Many of our hymns were written in the 1800’s, when views on race were more rigid. They believed in distinct racial categories with distinct roles to perform. Many theories were put forth, which have since been disavowed by the Church. In 2013, the Church put forth an essay saying:
Today, the Church disavows the theories advanced in the past that black skin is a sign of divine disfavor or curse, or that it reflects unrighteous actions in a premortal life; that mixed-race marriages are a sin; or that blacks or people of any other race or ethnicity are inferior in any way to anyone else. Church leaders today unequivocally condemn all racism, past and present, in any form.Race and the Priesthood
In addition, 2 Nephi 26:33 says that “all are alike unto God”. We can’t tell anything about a person based solely on their race. Everyone is alike and no race has priority over any other.
However, several hymns still have racial language. We sing about the chosen race (Come, O Thou King of Kings) and the holy race (Adam-ondi-Ahman). We identify Israel as “the people of his choice” (Israel, Israel, God is Calling), even while singing about “their transgressions” (Come O Thou Glorious Day of Promise) and how they are “in error’s gloomy ways“(Israel, Israel, God is Calling).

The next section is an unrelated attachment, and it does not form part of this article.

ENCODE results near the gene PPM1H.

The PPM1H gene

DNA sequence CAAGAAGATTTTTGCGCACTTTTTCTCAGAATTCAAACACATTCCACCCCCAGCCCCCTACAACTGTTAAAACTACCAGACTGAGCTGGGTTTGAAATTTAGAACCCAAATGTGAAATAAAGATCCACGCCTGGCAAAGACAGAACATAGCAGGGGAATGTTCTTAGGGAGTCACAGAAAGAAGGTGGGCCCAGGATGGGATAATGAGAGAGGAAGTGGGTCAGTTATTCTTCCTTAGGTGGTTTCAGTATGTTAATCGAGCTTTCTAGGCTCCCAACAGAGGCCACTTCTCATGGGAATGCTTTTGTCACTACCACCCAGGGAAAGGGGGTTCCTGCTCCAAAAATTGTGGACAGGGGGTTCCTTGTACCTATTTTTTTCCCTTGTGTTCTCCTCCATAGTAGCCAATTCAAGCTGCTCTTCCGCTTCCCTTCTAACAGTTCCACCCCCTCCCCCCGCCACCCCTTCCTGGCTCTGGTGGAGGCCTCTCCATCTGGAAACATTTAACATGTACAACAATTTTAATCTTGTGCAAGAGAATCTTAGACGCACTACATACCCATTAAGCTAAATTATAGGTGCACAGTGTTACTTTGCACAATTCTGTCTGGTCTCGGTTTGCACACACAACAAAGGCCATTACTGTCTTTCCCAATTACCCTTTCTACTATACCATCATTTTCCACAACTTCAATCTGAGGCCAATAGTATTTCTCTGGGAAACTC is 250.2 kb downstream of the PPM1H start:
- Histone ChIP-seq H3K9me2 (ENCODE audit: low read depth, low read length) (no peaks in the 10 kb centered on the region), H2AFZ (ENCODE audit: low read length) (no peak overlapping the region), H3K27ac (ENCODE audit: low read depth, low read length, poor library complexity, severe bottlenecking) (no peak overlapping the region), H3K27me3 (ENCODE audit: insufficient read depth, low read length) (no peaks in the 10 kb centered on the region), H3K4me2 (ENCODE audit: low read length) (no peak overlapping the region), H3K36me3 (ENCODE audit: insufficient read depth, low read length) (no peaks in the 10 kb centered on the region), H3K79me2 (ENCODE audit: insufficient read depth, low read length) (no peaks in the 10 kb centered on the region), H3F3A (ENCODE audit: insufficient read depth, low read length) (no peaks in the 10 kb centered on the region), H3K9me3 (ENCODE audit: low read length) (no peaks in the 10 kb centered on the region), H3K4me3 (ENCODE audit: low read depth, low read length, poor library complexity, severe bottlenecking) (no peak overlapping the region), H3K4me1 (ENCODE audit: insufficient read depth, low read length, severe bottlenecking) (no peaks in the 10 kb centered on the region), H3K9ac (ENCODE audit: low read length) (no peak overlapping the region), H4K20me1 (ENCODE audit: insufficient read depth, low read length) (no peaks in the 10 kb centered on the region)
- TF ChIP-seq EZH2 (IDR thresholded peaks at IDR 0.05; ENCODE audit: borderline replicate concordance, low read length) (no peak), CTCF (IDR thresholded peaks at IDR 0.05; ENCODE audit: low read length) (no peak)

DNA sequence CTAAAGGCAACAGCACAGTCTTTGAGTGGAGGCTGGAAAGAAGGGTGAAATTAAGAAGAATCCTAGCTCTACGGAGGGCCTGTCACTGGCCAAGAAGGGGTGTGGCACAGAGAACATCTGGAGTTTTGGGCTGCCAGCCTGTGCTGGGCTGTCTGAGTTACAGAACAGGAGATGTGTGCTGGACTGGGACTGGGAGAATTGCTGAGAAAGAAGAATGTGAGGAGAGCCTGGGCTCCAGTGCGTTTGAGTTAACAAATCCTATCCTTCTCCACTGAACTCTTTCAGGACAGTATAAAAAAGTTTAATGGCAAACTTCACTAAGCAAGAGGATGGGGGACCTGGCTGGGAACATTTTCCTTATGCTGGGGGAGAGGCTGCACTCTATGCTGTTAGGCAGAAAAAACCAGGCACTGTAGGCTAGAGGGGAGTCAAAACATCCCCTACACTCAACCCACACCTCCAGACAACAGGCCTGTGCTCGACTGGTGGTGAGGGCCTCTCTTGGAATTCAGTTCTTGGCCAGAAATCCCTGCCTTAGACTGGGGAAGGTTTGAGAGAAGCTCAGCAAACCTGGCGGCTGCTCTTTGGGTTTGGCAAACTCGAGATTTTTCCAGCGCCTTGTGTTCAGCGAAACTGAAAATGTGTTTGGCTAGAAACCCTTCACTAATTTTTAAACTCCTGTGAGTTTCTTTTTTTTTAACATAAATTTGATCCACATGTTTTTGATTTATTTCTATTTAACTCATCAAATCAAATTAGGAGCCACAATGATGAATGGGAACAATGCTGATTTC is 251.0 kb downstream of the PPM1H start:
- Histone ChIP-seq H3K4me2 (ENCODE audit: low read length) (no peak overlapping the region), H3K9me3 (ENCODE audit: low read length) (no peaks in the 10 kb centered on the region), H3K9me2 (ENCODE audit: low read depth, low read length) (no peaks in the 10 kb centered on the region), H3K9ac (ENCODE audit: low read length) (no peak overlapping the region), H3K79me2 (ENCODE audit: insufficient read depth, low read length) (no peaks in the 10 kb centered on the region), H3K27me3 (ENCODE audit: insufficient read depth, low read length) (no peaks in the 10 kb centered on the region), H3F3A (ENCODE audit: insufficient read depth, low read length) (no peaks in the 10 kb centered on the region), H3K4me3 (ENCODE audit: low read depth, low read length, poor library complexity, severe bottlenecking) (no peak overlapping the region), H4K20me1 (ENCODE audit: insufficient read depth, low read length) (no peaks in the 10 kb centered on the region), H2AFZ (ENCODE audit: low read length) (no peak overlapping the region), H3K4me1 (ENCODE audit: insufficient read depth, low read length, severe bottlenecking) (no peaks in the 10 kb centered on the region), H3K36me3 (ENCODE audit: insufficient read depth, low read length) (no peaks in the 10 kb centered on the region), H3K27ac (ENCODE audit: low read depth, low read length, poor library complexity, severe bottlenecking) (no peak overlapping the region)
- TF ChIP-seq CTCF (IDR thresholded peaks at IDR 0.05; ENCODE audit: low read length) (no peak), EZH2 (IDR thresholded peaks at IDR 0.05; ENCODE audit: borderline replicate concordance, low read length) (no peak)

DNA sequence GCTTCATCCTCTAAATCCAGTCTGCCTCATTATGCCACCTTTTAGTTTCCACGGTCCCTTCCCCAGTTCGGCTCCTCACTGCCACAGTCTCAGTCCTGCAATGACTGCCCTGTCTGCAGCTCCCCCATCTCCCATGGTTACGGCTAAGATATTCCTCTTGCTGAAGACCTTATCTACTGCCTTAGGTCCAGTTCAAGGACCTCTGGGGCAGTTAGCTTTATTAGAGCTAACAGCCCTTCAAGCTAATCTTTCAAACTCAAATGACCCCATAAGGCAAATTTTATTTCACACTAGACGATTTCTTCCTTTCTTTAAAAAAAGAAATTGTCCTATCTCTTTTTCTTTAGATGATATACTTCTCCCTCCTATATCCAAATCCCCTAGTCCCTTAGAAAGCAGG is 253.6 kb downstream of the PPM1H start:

Many hymns talk about the gathering of Israel, making it seem that Israelites have a higher priority over other people. Many early members believed that they were literally descended from Ephraim, one of the tribes of Israel, and as such are now his chosen Israel (For the Strength of the Hills). We sing how Ephraim will be crowned with his blessings in Zion (The Spirit of God). We sing about how we built over Indian lands (The Wintry Day, Descending to Its Close), and that God prepared it for us (Come, Come, Ye Saints). We identify some nations as heathen (Come, O Thou King of Kings). Babylon is associated with the lands of woe (Israel, Israel, God is Calling), and we bid people to leave it (Ye Elders of Israel) .
Even if we consider this racial language to be purely symbolic, it could be easily misinterpreted. Do we want to ever become comfortable with reducing race to a literary device? As we prepare the hymnbook for the decades to come, we need to be more careful with racially charged language than in previous editions of the hymnbook.
How do we interpret racial language? Are they symbolic, or just outdated? How do we make sure everyone feels equally valued with equal priority regardless of race? How do we update hymns to reflect modern revelation?